About a year ago, my friend Jill said to me: "It's hard to talk with some of my more extroverted friends, because everyone just moves on so fast. As an introvert, I need time. I feel like if I had just a little space of silence then I could talk, but when it's moving so fast, I can't break in. So people just think I'm quiet."
It occurred to me that I might be one of the friends who might be the conversational equivalent of a bulldozer. Jill is a good listener, no doubt; a natural empath. As a speaker, I have a tendency to go on long monologues that contain a lot of detail on what everyone said and also what I'm cooking these days and work and this amazing book of essays I just read and I've started drawing again, it's so fun, I've been mostly drawing animals from this book called 20 Ways to Draw a Cat and I drew Miyazaki-inspired artwork on my pink ukulele with a sharpie and you know how that movie Ponyo is so meaningful to me and I used the imagery for the birth of my second child and hey, don't you think we should start a band??
I told my therapist that I'd noticed conversations with some of my friends felt lopsided. Not just in their direction, but mine as well. I wanted them to be more balanced but wasn't sure how to achieve that.
"Time your conversations," he said.
"Wow, that seems aggressive," I said.
"Well, it's a practice. It's dyadic communication. In Jill's case, it could be a practice to claim her time. For you, it could be a practice to yield the floor. And it could be temporary. You could time the conversations until it just becomes second nature."
He has been my therapist for the last fifteen years and has not let me down once. He's been there through bad relationships, my marriage of thirteen years, the deaths of my brother and my father, and the births of my children, not to mention all the minutiae in my life. So I pretty much do what he suggests when it comes to things like this. Also, I'm a speech language pathologist, so it's not like structured conversations are a totally foreign idea. It's just that I've never actually been in one where I'm not the expert but a willing and possibly vulnerable participant. In the interest of seeing what might unfold, I decided to embrace the structure and the awkwardness it might entail. "All right, I'm in," I said.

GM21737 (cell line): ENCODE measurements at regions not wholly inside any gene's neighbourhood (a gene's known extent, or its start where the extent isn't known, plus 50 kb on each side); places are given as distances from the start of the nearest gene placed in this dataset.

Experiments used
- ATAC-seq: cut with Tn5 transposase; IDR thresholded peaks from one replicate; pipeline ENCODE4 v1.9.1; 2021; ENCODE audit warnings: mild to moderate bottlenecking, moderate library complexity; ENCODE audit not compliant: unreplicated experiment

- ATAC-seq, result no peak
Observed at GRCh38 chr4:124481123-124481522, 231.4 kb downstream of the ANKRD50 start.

When hanging out with Jill one night at a kava bar, I ask her if she would be willing to try it with me. "I'm working on making my conversations more balanced with this timed-conversation exercise my therapist suggested," I tell her. I feel a little self-conscious and nervous even asking. "Would you want to help me practice that?"
She says she would be open to it. "How does it work?"
Here's how it works: Two people take turns having a conversation, with equal time for each. It can be one minute or it can be twenty minutes, on the topic of their choice. The other person listens, quietly. Then, when the time is up, the listener reflects back what they think they heard. Like, you literally have to say, "So what I think I hear you saying is ..." We make a lot of assumptions about what is being said. We also tend to bring our own neuroses to the table, so there's a lot of possibility for interference. This is an opportunity to get the facts straight as well as reflect the emotional content of what was said.
After summarizing, the listener says, "Did I miss anything?" If the speaker has anything to add, they do it now, and eventually the listener catches it all. They switch places, and the listener speaks for the same amount of time the speaker did.
"This is too much pressure," Jill says to me. "I don't know what to say!" We are sipping kava from coconut shells. Kava is made from kava root and is supposed to make you feel chill and alert. We are starting to realize that the task of timing conversations is more intimidating than we thought it would be.